The short answer here is YES! The key to successful composting is good airflow. A compost pile without it could literally turn into a stinky mess.
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Why do compost bins have holes in them?
As a general rule, the holes in compost bins are designed to allow air to pass through and sometimes to allow drainage.
Using what most gardeners consider “best composting practices” requires aeration since oxygen is a fundamental requirement for aerobic (oxygen-loving) compost microbes. No matter what you do, organic matter will rot.
There are two ways in which this can occur:
- Aerobic (with oxygen)
- Anaerobic (without oxygen)
Any compost container should include openings or slots because aerobic conditions are preferable to anaerobic conditions.
Should compost bins be airtight?
An airtight compost bin will create anaerobic conditions within the bin, which is not considered good practice for efficient composting. Decomposition without oxygen or ventilation results in unpleasant odors and slower results.
Aerobes are the most efficient type of bacteria for composting. These aerobic composting microbes require air to survive.
In the absence of oxygen, anaerobes take over the process. In an airtight container, these oxygen-hating microorganisms thrive. In these conditions, your organic compost materials are in a state of putrefaction.
Anaerobic decomposition has several disadvantages, including:
- Composting anaerobically takes about 90% longer.
- These microbes can hurt plants, which produce useless organic acids and ammonia-type substances.
- Plants get fewer micronutrients from anaerobic microbes than they do from aerobic microbes.
- Anaerobic decomposition produces hydrogen sulfide, which releases unpleasant smell/smells like rotten eggs.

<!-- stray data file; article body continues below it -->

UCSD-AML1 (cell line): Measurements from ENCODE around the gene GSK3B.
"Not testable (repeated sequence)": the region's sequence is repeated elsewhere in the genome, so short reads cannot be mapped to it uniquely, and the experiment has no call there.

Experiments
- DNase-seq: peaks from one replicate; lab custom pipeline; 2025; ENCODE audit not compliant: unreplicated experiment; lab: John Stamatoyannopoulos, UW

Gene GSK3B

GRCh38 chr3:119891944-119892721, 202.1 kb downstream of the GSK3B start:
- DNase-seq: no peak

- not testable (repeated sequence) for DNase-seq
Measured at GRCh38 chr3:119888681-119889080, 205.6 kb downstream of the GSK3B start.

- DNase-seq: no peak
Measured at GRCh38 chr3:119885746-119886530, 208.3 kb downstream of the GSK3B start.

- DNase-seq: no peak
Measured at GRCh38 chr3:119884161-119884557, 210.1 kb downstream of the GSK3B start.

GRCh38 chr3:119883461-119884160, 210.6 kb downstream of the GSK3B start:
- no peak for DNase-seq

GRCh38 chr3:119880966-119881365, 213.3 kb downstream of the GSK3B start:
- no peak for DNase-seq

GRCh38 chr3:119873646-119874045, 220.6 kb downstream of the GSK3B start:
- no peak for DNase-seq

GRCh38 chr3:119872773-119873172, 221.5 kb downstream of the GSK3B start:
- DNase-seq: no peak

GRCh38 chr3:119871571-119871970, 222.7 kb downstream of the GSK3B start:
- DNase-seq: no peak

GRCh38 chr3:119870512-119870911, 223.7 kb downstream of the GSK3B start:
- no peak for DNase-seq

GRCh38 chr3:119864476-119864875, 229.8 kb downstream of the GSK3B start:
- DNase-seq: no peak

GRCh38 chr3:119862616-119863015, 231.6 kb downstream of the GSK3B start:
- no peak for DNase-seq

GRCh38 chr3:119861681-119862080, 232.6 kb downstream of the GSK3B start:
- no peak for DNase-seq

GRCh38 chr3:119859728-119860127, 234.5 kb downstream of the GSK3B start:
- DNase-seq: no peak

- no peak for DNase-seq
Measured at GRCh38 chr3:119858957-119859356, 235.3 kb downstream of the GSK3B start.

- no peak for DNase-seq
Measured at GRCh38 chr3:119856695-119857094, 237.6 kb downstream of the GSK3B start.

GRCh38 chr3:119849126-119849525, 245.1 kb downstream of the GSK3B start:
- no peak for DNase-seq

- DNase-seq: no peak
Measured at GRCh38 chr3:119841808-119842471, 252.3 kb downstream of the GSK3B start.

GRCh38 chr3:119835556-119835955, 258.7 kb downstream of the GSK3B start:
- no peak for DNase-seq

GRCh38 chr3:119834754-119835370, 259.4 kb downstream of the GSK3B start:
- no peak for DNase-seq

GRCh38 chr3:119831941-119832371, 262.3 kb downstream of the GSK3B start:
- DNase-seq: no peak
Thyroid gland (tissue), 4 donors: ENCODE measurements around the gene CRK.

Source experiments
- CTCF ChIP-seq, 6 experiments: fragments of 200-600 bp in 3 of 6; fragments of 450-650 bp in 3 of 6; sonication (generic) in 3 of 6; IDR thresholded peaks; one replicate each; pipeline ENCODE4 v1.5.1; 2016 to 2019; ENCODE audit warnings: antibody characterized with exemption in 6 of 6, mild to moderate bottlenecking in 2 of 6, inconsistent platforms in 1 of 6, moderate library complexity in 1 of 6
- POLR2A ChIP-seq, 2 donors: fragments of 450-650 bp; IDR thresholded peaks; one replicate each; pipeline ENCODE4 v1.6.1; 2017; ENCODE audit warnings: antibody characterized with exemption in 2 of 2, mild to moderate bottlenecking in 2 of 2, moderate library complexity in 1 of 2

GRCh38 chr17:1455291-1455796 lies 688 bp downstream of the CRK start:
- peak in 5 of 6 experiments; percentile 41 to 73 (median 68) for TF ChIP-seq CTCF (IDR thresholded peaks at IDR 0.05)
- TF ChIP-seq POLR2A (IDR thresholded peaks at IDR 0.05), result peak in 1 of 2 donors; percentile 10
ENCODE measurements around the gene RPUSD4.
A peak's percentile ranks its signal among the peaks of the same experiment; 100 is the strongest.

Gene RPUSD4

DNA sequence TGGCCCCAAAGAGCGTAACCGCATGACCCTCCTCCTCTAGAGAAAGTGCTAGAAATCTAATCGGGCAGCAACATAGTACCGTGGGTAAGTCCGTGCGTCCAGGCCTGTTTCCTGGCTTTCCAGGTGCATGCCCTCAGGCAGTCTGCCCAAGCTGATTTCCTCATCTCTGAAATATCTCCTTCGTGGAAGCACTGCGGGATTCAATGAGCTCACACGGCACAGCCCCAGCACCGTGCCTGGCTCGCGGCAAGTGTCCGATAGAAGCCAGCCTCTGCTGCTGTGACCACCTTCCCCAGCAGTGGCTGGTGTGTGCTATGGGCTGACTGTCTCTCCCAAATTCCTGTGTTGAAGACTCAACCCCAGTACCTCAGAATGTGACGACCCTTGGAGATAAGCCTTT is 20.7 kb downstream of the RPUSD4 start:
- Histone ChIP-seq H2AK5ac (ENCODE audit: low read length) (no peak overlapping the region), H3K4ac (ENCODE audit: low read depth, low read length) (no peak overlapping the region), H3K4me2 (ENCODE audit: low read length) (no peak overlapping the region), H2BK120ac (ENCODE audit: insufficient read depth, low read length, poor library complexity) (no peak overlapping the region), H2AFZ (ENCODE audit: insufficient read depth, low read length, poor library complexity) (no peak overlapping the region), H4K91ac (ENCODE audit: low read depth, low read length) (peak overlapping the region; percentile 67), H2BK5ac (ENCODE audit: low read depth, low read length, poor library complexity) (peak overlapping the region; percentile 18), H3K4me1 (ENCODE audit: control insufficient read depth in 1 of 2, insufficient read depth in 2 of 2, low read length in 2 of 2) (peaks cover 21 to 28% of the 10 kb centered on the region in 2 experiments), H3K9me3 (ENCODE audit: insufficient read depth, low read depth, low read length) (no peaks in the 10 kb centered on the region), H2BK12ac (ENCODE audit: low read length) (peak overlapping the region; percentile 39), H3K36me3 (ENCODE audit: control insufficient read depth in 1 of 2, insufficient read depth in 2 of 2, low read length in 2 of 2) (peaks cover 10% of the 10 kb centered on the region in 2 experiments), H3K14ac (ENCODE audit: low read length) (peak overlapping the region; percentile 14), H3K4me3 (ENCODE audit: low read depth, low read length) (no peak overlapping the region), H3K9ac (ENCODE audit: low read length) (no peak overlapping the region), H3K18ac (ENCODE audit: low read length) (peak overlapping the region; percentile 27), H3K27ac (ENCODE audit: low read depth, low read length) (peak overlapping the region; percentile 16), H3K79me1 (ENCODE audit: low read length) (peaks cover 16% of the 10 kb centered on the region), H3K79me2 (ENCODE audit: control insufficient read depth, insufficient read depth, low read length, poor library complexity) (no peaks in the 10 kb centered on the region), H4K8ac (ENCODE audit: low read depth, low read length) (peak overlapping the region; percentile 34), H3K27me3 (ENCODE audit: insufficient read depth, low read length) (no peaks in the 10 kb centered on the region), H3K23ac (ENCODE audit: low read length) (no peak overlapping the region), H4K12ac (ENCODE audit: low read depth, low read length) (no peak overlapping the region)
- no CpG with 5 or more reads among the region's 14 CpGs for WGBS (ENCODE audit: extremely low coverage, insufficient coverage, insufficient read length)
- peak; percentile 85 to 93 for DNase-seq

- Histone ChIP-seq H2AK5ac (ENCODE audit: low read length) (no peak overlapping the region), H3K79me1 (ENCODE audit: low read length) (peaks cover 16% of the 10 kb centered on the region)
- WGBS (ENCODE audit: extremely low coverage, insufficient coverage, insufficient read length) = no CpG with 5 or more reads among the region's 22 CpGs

- Finally, compost, that’s anaerobic, produces a lot of methane, which is a greenhouse gas.
Even though it is possible to compost your organic waste in an airtight anaerobic environment, this is not always the best option.
What about a compost bin without holes?
To facilitate ventilation and drainage, compost bins require holes and openings. A compost bin with drain holes prevents excess moisture from building up in the bin, reducing efficiency. Airflow is an essential part of the composting process.
If there are no air holes in the bottom of your compost container, you will need to drill plenty of holes so that excess moisture can drain out, unpleasant scents can escape, and oxygen can circulate.
In addition to drilling air holes/drainage holes at the bottom of your compost bin, use a drill bit to drill holes at the sides while you are at it.
You have likely figured out that those holes serve a purpose by now. To make compost, we need four basic ingredients:
- Green materials/organic matter (nitrogen-rich), grass clippings, peels, kitchen scraps, veggies, food scraps, coffee grounds, etc.
- Brown materials (carbon)
It is challenging to strike the right balance between everything in the right proportions, including moisture level.
It is important to keep in mind that good aeration is more likely to be determined by compost composition.
Include coarse materials such as twigs, scrunched-up paper, or cardboard when building your compost heap. The result will be the creation of air pockets within the mix.
To create good compost, you should occasionally “mix up” your pile. By doing this, any materials that are stuck together are broken apart, and spaces for air to flow are created.
Does a kitchen compost bin need air holes?
Yes, even a kitchen compost bin needs to have an air hole. Air holes are necessary for proper airflow in all types of compost bins.
For organic materials to break down properly, compost must have an adequate airflow.